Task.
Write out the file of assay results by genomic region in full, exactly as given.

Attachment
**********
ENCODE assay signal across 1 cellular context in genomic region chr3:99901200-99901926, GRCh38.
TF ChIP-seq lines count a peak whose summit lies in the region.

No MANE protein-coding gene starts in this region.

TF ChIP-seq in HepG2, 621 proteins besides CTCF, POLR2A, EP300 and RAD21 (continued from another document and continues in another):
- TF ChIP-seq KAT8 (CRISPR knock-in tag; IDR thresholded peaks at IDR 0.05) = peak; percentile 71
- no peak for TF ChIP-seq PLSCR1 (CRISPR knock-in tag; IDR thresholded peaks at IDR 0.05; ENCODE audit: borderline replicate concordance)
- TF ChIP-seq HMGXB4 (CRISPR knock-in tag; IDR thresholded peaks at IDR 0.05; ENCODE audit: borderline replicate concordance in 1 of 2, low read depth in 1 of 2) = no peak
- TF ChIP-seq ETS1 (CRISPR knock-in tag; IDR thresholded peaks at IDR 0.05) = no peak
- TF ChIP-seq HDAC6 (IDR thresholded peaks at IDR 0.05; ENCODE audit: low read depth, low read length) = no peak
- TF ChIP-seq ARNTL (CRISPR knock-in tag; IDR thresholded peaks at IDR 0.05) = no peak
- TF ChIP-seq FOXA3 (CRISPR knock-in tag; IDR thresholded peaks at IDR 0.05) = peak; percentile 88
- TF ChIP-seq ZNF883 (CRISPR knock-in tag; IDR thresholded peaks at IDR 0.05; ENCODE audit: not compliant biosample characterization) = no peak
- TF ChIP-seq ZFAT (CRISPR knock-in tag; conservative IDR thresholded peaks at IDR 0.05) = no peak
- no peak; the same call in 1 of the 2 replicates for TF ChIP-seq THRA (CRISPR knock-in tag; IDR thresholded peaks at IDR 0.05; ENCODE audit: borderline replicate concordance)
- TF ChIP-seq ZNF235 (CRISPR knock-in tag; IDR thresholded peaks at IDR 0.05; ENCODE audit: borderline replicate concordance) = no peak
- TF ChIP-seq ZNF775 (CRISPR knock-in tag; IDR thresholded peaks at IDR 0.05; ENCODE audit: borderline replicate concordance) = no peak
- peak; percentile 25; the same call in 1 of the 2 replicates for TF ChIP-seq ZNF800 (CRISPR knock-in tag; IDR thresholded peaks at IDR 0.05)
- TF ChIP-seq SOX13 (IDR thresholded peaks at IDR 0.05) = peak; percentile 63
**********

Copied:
ENCODE assay signal across 1 cellular context in genomic region chr3:99901200-99901926, GRCh38.
TF ChIP-seq lines count a peak whose summit lies in the region.

No MANE protein-coding gene starts in this region.

TF ChIP-seq in HepG2, 621 proteins besides CTCF, POLR2A, EP300 and RAD21 (continued from another document and continues in another):
- TF ChIP-seq KAT8 (CRISPR knock-in tag; IDR thresholded peaks at IDR 0.05) = peak; percentile 71
- no peak for TF ChIP-seq PLSCR1 (CRISPR knock-in tag; IDR thresholded peaks at IDR 0.05; ENCODE audit: borderline replicate concordance)
- TF ChIP-seq HMGXB4 (CRISPR knock-in tag; IDR thresholded peaks at IDR 0.05; ENCODE audit: borderline replicate concordance in 1 of 2, low read depth in 1 of 2) = no peak
- TF ChIP-seq ETS1 (CRISPR knock-in tag; IDR thresholded peaks at IDR 0.05) = no peak
- TF ChIP-seq HDAC6 (IDR thresholded peaks at IDR 0.05; ENCODE audit: low read depth, low read length) = no peak
- TF ChIP-seq ARNTL (CRISPR knock-in tag; IDR thresholded peaks at IDR 0.05) = no peak
- TF ChIP-seq FOXA3 (CRISPR knock-in tag; IDR thresholded peaks at IDR 0.05) = peak; percentile 88
- TF ChIP-seq ZNF883 (CRISPR knock-in tag; IDR thresholded peaks at IDR 0.05; ENCODE audit: not compliant biosample characterization) = no peak
- TF ChIP-seq ZFAT (CRISPR knock-in tag; conservative IDR thresholded peaks at IDR 0.05) = no peak
- no peak; the same call in 1 of the 2 replicates for TF ChIP-seq THRA (CRISPR knock-in tag; IDR thresholded peaks at IDR 0.05; ENCODE audit: borderline replicate concordance)
- TF ChIP-seq ZNF235 (CRISPR knock-in tag; IDR thresholded peaks at IDR 0.05; ENCODE audit: borderline replicate concordance) = no peak
- TF ChIP-seq ZNF775 (CRISPR knock-in tag; IDR thresholded peaks at IDR 0.05; ENCODE audit: borderline replicate concordance) = no peak
- peak; percentile 25; the same call in 1 of the 2 replicates for TF ChIP-seq ZNF800 (CRISPR knock-in tag; IDR thresholded peaks at IDR 0.05)
- TF ChIP-seq SOX13 (IDR thresholded peaks at IDR 0.05) = peak; percentile 63